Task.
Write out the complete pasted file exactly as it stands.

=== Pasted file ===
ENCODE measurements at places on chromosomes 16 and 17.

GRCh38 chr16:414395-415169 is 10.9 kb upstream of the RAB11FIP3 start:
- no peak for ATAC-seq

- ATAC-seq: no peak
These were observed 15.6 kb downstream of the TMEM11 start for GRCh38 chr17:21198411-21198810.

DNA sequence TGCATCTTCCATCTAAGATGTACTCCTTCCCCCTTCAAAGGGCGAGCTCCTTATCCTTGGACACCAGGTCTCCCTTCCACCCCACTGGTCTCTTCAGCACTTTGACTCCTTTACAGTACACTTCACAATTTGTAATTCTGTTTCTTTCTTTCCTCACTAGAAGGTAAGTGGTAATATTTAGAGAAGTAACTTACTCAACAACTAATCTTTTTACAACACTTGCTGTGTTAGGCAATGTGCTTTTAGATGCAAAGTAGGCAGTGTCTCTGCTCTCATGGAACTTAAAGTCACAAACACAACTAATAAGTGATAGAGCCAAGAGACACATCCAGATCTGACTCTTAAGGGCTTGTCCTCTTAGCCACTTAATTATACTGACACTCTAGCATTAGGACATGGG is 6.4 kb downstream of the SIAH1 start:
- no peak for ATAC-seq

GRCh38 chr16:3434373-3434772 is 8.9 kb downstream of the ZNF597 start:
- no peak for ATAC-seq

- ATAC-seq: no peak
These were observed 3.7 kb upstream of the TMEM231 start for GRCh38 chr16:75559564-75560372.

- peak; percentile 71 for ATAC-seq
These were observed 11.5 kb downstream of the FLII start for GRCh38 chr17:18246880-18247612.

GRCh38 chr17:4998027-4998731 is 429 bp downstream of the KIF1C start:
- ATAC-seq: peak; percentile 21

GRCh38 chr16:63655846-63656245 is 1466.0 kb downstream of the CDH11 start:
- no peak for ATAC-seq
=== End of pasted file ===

ENCODE measurements at places on chromosomes 16 and 17.

GRCh38 chr16:414395-415169 is 10.9 kb upstream of the RAB11FIP3 start:
- no peak for ATAC-seq

- ATAC-seq: no peak
These were observed 15.6 kb downstream of the TMEM11 start for GRCh38 chr17:21198411-21198810.

DNA sequence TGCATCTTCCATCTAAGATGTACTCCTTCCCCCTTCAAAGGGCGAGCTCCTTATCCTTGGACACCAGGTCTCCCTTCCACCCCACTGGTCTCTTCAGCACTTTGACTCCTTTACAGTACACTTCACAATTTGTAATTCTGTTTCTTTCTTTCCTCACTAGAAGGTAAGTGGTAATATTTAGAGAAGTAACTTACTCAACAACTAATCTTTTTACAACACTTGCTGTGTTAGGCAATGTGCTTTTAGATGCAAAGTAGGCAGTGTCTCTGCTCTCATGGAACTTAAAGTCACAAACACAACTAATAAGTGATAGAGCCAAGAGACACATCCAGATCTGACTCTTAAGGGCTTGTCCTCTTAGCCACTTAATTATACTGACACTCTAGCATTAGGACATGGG is 6.4 kb downstream of the SIAH1 start:
- no peak for ATAC-seq

GRCh38 chr16:3434373-3434772 is 8.9 kb downstream of the ZNF597 start:
- no peak for ATAC-seq

- ATAC-seq: no peak
These were observed 3.7 kb upstream of the TMEM231 start for GRCh38 chr16:75559564-75560372.

- peak; percentile 71 for ATAC-seq
These were observed 11.5 kb downstream of the FLII start for GRCh38 chr17:18246880-18247612.

GRCh38 chr17:4998027-4998731 is 429 bp downstream of the KIF1C start:
- ATAC-seq: peak; percentile 21

GRCh38 chr16:63655846-63656245 is 1466.0 kb downstream of the CDH11 start:
- no peak for ATAC-seq